By Jill Smolow
December 23, 2002 12:00 PM

At his trial for the rape and assault of the 28-year-old jogger who was nearly beaten to death in Central Park in 1989, Yusef Salaam, then 15, maintained his innocence. In rap form, he declared to the court, “I got used and abused, and even was put on the news.” After he and four other Harlem teens were convicted in the notorious “wilding” incident, Salaam spent 6½ years in New York prisons. Fellow inmates told him to “keep the faith,” but, says Salaam, now 28, “I really didn’t think [this day] would come.” So when he learned on Dec. 5 that the Manhattan district attorney’s office had asked a court to throw out the convictions, Salaam says, “I jumped up and down. I am overjoyed.”

The stunning reversal—which awaits a final ruling on Jan. 6 by a state Supreme Court judge—was the culmination of a controversial 11-month investigation, initiated last January after convicted murderer and rapist Matias Reyes, 31, claimed sole responsibility for the rape. “Our clients have reclaimed their names and their reputations,” says attorney Roger Wareham, who codefended three of the so-called Central Park Five. “What this case represents is a real indictment of the criminal justice system. There is always a double standard when blacks and Latinos are accused of a crime.”

Many of the original prosecutors and investigators fiercely disagree. At the time, they point out, all five men confessed to the attack; additionally, a dismissal of all charges fails to account for the five teens’ alleged presence among the 30-odd youths who rampaged through the park that night terrorizing and attacking others. “It is a terrible miscarriage of justice for the public,” says Linda Fairstein, who oversaw the prosecution of the original case. “I am not asking anyone to take my word for it. There are six people who could testify at a hearing.”

Lead detective Humberto Arroyo, who, like Fairstein, was never contacted during the reopened investigation, says that the word of a convicted murderer “doesn’t exonerate them.” Additionally, he says, the defendants’ original “statement, the interviews, were not coerced” (indeed, the D.A.’s report makes no mention of coercion). Since their initial interrogations, all five men have never wavered from claims that they played no part in the rape. Still, uncertainty lingers. The jogger’s lead doctor, Robert Kurtz, for instance, does not believe Reyes could have acted alone. “Reyes said he only used blunt objects,” he says. “There must have been someone else attacking her using sharp objects.”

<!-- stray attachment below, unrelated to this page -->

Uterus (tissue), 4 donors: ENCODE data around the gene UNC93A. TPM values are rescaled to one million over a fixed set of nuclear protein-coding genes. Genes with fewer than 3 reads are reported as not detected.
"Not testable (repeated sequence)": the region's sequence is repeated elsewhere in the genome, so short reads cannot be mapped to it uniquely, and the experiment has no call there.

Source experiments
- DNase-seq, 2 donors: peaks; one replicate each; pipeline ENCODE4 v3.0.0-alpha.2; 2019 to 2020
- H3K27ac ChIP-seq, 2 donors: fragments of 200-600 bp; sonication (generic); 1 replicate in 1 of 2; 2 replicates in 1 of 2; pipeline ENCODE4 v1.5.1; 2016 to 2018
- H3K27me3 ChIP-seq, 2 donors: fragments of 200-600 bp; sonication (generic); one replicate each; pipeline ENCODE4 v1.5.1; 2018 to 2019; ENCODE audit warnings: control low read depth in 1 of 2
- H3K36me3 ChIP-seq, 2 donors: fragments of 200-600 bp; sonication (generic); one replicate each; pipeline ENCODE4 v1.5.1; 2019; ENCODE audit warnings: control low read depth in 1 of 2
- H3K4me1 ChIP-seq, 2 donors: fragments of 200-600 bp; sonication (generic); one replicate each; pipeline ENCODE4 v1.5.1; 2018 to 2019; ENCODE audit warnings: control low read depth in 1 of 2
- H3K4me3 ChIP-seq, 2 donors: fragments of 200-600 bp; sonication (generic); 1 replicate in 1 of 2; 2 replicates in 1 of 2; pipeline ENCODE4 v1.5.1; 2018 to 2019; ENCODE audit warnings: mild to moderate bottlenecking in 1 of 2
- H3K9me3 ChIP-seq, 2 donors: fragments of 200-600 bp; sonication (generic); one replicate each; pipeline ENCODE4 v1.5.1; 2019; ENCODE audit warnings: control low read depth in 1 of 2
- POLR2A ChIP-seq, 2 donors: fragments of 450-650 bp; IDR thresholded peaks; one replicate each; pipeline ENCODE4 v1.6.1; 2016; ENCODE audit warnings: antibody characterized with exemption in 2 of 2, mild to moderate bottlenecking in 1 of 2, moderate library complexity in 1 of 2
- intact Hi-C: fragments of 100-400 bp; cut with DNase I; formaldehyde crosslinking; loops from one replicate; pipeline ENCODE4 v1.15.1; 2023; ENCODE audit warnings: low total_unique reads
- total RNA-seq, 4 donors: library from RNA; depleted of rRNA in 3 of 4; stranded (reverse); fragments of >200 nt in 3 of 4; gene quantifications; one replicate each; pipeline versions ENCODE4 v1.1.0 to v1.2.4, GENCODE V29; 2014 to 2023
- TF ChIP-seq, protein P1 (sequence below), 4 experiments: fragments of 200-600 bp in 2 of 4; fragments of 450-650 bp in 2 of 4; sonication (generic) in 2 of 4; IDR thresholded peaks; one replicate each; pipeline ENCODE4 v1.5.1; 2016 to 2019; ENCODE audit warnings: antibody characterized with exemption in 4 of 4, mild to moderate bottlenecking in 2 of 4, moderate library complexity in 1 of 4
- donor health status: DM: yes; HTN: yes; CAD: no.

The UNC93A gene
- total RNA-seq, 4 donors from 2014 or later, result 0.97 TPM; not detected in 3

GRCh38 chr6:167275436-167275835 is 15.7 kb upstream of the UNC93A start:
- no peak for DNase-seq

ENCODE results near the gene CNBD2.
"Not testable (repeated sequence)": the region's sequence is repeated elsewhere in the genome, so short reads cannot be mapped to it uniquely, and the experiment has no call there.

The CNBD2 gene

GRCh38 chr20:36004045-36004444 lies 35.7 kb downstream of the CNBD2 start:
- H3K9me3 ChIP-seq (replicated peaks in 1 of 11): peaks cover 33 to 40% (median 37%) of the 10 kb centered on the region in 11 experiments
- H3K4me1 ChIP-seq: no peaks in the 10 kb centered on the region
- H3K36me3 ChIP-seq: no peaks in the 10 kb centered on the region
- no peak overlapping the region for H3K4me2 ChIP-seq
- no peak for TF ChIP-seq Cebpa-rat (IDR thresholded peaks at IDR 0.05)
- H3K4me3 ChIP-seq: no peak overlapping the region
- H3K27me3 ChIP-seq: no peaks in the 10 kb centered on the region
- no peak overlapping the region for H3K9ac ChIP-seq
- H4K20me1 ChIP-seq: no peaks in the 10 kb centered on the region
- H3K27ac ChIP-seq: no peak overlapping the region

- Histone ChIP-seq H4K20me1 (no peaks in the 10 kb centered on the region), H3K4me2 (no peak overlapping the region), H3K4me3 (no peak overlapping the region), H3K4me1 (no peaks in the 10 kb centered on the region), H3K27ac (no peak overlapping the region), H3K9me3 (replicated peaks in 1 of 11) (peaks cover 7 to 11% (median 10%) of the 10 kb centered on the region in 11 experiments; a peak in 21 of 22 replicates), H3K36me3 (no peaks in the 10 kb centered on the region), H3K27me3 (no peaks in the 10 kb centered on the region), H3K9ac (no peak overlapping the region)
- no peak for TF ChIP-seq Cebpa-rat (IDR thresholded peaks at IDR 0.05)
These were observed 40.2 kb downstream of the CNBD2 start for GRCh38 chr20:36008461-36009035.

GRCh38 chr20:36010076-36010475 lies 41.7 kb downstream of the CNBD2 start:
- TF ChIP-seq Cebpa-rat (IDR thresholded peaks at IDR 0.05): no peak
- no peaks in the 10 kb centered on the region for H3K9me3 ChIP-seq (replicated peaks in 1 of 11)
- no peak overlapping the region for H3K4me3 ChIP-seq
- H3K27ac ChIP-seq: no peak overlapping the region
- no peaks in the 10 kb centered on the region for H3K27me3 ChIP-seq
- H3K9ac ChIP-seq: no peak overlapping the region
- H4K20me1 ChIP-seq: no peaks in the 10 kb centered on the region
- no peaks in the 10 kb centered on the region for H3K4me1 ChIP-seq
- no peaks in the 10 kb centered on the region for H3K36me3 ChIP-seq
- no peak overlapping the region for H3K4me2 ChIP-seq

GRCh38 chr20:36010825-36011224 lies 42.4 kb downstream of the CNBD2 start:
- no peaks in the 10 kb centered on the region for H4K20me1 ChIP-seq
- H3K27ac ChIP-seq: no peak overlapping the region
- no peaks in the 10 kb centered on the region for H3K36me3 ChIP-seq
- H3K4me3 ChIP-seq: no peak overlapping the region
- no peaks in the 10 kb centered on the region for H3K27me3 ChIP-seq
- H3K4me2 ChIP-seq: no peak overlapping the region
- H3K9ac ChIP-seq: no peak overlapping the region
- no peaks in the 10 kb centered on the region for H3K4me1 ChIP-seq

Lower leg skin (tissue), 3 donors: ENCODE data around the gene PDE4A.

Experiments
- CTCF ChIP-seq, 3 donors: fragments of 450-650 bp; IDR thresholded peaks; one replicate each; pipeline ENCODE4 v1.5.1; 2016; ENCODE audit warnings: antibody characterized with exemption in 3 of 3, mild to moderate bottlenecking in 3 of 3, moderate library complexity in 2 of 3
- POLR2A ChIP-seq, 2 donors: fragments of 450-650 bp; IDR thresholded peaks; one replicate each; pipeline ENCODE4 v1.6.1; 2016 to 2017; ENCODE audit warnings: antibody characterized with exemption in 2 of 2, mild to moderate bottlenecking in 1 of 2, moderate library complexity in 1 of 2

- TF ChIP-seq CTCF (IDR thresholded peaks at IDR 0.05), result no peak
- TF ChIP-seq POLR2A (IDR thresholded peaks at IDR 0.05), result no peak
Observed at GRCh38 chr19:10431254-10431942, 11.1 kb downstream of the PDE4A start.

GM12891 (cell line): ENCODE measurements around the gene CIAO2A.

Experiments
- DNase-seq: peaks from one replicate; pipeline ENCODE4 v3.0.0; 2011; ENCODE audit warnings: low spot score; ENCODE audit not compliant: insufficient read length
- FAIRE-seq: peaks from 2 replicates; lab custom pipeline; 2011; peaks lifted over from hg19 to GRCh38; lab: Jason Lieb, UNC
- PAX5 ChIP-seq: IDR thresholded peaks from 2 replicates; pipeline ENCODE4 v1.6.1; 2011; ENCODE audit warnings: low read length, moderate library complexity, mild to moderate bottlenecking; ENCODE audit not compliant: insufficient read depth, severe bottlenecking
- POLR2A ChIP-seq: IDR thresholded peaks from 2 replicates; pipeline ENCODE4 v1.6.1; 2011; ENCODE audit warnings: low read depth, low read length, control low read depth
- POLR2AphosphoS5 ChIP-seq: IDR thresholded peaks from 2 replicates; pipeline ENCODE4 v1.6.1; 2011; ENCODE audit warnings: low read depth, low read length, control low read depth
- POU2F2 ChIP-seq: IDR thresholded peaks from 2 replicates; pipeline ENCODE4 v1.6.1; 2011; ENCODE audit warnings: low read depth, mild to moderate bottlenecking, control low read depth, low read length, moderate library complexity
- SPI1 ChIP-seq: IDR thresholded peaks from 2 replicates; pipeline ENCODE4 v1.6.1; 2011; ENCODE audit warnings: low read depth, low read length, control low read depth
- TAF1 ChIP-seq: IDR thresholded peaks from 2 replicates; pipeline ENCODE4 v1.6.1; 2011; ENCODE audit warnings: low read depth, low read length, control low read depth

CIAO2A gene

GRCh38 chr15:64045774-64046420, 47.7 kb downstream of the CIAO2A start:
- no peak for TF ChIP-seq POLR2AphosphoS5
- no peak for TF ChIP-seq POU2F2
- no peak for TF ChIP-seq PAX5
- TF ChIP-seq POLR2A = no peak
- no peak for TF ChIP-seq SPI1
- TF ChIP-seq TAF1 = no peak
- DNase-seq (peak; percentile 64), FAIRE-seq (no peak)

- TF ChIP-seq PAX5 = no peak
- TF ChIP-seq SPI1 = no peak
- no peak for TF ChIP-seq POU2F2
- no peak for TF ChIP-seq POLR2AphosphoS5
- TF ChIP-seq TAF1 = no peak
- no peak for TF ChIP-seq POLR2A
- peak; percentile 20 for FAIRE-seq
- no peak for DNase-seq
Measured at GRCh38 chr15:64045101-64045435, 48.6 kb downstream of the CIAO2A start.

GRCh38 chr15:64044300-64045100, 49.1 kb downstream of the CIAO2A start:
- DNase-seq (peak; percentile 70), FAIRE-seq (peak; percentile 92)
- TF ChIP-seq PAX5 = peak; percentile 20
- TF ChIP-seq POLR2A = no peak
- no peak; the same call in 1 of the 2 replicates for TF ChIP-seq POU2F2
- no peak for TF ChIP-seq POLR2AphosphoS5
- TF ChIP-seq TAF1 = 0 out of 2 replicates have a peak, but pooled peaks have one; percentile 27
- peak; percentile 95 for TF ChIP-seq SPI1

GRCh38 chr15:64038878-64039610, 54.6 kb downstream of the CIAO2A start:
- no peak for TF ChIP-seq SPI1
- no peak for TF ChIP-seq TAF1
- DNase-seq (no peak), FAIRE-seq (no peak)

For each of the men, most of them the sons of solid working-class parents, that 1989 spring evening divided time. “We wanted our children to be lawyers and doctors and teachers,” says Salaam’s mother, Sharonne. “We wanted for our children what all people want.” Instead, until a judge rules in their favor, their sons have conviction records that bar them from good jobs and they must report to authorities as sexual predators. Then there is the time they lost behind bars, which ranged from six to 11 years, with four of them receiving time off for good behavior. During those years, two of the men lost parents (Raymond Santana Jr.’s mother and Kharey Wise’s father died). “That jail raised my son,” says Delores Wise, a retired mental health worker.

Today three of the five are employed and pursuing studies. Antron McCray, 28, a former star Little League pitcher who is married with three children, works in a factory and plans on college. Kevin Richardson, 28, is a night watchman completing a bachelor’s degree in social services. Salaam, a married father, studies computer science. Wise, 30, who once dreamed of being a policeman, recently left prison. Santana, 28, remains in prison for an unrelated crime; he hopes to counsel kids.

The parents have felt the sting of their sons’ pariah status. “When this happened, my friends turned their backs,” says Santana’s father, Raymond Sr. “This was hell for us.” Sharonne says that every day there were “people looking at us and calling us names and wondering what kind of children we had bore.” How have they endured? “They work. They pray. They go to church. They do what people do to survive,” says New York City councilman Bill Perkins, who once lived in the Harlem housing project where several of the boys lived. In the wake of the D.A.’s report, says McCray’s mother, Linda, who worked in a daycare center, “we don’t have to worry about someone whispering in the corner. To really take a deep breath and breathe, you don’t know how good that feels.”

Still, defense attorneys see work ahead. Wareham is calling for an investigation “that will lead to the identification and punishment of those who were responsible for this miscarriage of justice.” Barry Scheck, who helped defend two of the men, is championing a law that would make it mandatory for police to videotape interrogations from start to finish. For the families, the main goal is to clear their sons’ names. “We have miles to go before this is over,” says Sharonne Salaam. “Our young people are waiting to reclaim their lives.” Just ask her son: “I want to do what normal people do,” he says. “I have never been able to vote. I want to vote for the first time.”

Jill Smolowe

Rebecca Paley in New York City

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